Alexei Navalny won the EU’s top human rights prize over his efforts to challenge Putin.
Navalny was poisoned last August and subsequently thrown in prison.
He has continued to criticize Putin while behind bars.
Imprisoned Russian opposition leader Alexei Navalny on Wednesday won the European Union’s top human rights prize over his efforts to shine a light on corruption under Russian President Vladimir Putin.
The award – the Sakharov Prize for Freedom of Thought – is named after the Soviet dissident Andrei Sakharov. Past recipients of the prize include the late South African President Nelson Mandela and Pakistani activist Malala Yousafzai. Given he’s in prison, Navalny is unlikely to be able to receive the $59,000 prize in person at the award ceremony in Strasbourg in mid-December.
Awarding Navalny the prestigious human rights prize marks a symbolic rebuke of Russian President Vladimir Putin, who has been at odds with the EU for years – particularly since Russia’s unilateral annexation of Crimea in 2014. Navalny is Putin’s most prominent critic.
“Alexei @navalny is the winner of this year’s #SakharovPrize. He has fought tirelessly against the corruption of Vladimir Putin’s regime. This cost him his liberty and nearly his life. Today’s prize recognises his immense bravery and we reiterate our call for his immediate release,” David Sassoli, the president of the European Parliament, said in a tweet.
Navalny was poisoned with the Soviet era nerve agent Novichok last August while in Siberia, and almost died. He was taken to Germany for treatment not long after.
The anti-corruption campaigner returned to Moscow in January, and was promptly arrested. He was charged with violating the terms of his parole over a 2014 fraud conviction. This included missing parole meetings while he was hospitalized in Germany after being poisoned. Navalny in February was sentenced to 2 1/2 years in prison, in a move widely regarded as politically motivated.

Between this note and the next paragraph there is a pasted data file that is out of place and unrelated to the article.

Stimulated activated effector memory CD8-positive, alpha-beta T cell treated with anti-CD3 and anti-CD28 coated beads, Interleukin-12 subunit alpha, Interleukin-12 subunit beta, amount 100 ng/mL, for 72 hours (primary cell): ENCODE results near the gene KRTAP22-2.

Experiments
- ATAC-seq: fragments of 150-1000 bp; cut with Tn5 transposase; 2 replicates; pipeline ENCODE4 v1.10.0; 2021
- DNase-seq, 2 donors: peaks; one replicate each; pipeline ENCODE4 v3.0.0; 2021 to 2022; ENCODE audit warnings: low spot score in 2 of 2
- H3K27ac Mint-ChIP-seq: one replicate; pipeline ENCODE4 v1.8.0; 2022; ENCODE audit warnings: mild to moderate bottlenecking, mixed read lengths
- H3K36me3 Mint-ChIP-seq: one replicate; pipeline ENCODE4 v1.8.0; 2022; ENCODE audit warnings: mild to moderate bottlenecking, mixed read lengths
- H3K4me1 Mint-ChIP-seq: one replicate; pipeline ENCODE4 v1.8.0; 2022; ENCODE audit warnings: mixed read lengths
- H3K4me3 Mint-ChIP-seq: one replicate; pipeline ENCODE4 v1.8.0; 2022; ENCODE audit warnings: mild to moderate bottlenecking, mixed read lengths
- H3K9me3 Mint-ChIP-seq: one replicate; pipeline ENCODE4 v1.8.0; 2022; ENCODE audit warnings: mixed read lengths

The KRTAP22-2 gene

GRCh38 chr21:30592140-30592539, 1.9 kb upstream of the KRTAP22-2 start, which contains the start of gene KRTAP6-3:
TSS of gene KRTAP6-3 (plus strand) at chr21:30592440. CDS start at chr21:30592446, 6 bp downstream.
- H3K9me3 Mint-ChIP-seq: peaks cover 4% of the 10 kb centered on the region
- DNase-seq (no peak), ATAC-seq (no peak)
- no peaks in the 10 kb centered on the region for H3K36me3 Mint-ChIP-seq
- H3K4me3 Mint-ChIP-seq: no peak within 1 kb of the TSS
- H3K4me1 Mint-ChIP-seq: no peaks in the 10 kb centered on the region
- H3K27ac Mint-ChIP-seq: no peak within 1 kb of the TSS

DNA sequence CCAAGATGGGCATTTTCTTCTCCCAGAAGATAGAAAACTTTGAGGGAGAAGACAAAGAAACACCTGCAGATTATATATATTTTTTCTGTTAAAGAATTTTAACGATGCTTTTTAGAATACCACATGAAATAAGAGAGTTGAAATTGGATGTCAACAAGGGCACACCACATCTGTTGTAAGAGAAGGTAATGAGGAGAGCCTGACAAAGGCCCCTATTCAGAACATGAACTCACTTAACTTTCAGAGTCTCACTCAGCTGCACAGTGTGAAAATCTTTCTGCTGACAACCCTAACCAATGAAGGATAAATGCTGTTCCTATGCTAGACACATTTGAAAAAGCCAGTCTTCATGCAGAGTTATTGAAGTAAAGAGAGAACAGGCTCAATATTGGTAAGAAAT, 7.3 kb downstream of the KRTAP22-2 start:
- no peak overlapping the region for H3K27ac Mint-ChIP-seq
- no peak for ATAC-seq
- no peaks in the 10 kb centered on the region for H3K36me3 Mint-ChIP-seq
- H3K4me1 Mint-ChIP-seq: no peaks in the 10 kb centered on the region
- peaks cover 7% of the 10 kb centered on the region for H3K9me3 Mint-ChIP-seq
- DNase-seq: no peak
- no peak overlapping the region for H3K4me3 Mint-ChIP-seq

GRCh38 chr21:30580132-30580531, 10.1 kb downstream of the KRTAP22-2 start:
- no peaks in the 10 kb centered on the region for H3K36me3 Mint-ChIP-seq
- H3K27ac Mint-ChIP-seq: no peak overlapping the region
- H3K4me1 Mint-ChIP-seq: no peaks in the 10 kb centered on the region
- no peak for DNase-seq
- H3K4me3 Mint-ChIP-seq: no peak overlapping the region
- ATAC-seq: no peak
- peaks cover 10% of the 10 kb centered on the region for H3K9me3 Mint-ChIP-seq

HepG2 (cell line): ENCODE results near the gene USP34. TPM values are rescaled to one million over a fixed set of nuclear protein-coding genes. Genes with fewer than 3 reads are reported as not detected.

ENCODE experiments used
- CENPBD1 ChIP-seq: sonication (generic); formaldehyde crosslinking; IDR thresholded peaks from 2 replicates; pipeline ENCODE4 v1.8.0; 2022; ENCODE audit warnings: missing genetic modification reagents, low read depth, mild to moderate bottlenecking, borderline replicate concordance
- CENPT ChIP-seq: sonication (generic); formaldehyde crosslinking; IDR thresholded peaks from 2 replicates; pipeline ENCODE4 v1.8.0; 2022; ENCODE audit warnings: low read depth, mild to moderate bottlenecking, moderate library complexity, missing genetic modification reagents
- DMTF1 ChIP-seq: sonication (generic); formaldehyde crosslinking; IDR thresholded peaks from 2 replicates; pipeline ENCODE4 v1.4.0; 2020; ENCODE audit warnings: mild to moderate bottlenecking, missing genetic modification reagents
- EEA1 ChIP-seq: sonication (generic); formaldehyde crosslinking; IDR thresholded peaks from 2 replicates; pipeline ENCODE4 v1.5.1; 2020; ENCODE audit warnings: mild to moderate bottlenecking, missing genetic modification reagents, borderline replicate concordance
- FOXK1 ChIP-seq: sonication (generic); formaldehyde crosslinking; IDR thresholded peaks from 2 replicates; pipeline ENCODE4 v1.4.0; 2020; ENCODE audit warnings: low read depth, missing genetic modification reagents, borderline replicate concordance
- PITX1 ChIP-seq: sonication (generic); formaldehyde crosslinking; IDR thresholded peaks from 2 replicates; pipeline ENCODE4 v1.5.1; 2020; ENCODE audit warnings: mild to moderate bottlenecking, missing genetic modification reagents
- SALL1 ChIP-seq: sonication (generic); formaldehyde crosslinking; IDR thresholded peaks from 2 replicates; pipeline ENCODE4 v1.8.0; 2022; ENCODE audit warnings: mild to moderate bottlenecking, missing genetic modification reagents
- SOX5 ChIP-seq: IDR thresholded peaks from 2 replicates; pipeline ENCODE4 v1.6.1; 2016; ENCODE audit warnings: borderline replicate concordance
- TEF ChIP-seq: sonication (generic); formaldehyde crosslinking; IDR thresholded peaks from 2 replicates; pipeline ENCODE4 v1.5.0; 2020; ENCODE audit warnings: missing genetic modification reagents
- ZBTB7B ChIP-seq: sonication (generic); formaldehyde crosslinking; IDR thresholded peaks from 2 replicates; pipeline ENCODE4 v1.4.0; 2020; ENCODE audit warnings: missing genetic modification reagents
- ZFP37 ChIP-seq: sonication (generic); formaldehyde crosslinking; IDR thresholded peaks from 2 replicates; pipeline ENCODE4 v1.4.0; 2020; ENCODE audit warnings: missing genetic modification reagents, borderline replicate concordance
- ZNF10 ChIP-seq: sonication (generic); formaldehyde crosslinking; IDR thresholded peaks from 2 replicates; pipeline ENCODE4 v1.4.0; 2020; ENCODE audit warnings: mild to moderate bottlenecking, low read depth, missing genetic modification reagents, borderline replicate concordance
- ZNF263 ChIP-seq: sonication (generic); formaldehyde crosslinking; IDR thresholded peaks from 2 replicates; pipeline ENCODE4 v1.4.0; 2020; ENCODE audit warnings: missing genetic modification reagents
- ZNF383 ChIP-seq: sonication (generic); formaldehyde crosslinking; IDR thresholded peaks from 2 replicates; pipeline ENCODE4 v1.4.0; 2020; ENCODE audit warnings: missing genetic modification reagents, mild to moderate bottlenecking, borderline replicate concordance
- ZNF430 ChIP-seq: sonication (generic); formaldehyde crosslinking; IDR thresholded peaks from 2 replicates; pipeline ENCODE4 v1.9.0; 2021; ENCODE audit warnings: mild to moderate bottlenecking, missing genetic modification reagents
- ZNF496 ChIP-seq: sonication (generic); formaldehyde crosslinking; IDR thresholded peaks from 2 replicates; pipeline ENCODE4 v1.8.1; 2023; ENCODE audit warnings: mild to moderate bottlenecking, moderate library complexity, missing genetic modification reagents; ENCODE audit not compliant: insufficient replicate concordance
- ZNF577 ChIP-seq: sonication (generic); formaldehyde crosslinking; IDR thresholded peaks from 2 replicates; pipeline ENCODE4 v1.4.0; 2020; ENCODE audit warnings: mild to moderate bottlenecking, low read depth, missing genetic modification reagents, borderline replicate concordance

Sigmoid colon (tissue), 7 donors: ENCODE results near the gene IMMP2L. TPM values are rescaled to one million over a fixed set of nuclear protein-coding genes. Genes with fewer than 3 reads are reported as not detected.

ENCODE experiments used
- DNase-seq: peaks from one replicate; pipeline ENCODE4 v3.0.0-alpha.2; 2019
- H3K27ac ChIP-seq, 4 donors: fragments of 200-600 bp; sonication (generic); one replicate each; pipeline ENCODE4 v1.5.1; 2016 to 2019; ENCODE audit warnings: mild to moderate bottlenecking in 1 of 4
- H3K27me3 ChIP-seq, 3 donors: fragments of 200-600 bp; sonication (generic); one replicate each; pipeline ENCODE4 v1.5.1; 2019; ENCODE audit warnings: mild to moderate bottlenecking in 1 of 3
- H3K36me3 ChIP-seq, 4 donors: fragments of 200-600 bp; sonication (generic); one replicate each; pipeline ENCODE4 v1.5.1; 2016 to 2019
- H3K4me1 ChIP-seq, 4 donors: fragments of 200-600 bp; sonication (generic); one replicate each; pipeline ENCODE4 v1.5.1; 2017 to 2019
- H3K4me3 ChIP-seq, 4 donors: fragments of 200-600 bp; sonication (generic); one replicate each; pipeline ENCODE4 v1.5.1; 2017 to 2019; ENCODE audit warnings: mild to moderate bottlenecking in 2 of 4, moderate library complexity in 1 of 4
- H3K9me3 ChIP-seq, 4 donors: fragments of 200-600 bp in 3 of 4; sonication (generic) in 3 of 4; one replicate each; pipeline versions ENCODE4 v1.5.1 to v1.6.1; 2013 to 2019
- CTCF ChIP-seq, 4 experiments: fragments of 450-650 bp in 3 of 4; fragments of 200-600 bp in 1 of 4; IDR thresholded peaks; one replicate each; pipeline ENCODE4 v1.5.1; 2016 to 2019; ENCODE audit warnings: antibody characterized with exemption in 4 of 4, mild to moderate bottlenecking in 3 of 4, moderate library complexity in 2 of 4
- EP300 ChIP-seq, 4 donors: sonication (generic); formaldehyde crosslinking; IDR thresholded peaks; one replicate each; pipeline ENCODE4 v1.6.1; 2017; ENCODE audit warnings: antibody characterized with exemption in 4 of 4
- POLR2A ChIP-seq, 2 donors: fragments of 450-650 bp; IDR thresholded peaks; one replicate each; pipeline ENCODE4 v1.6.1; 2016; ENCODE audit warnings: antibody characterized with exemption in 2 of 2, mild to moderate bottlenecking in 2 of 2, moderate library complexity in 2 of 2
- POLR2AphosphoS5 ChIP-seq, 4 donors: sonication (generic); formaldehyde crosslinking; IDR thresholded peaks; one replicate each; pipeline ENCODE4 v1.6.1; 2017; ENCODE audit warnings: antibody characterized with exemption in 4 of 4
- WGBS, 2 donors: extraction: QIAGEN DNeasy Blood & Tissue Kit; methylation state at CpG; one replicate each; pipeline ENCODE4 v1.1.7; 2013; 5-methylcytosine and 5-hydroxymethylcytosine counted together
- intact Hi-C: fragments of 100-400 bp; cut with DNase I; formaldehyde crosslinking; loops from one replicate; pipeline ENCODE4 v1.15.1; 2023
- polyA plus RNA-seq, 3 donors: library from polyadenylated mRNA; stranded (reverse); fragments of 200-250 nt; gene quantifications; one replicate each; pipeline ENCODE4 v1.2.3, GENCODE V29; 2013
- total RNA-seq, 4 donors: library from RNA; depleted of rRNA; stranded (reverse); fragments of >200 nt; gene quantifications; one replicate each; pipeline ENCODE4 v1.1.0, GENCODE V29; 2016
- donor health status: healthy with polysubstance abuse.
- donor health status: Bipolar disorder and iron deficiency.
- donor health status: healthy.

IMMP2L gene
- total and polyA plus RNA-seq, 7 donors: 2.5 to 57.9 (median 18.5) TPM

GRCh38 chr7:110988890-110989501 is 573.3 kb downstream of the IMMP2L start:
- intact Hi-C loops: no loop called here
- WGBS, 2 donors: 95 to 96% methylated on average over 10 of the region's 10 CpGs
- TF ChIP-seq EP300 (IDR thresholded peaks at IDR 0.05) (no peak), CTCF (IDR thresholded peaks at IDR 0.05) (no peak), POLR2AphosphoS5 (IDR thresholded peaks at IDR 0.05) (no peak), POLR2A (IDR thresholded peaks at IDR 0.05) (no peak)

Putin, whose critics often end up dying in violent or mysterious ways, has been accused by leaders worldwide of orchestrating Navalny’s poisoning. The Russian leader has denied any involvement. In March, the Biden administration slapped sanctions on Russian officials over Navalny’s poisoning.
Navalny’s imprisonment has also led to global condemnation, and prompted mass protests in Russia. He’s suffered from health problems while behind bars, and went on a weekslong hunger strike earlier this year. The US has warned Putin that there will be severe consequences if Navalny dies while imprisoned.
In June, Navalny’s top aide told Insider that Putin was “dumb” to put him in prison because it turned the opposition leader into a symbol for people to rally behind. Navalny has continued to criticize Putin while in prison, at one point denouncing the Russian president as a “naked king” clinging to power.
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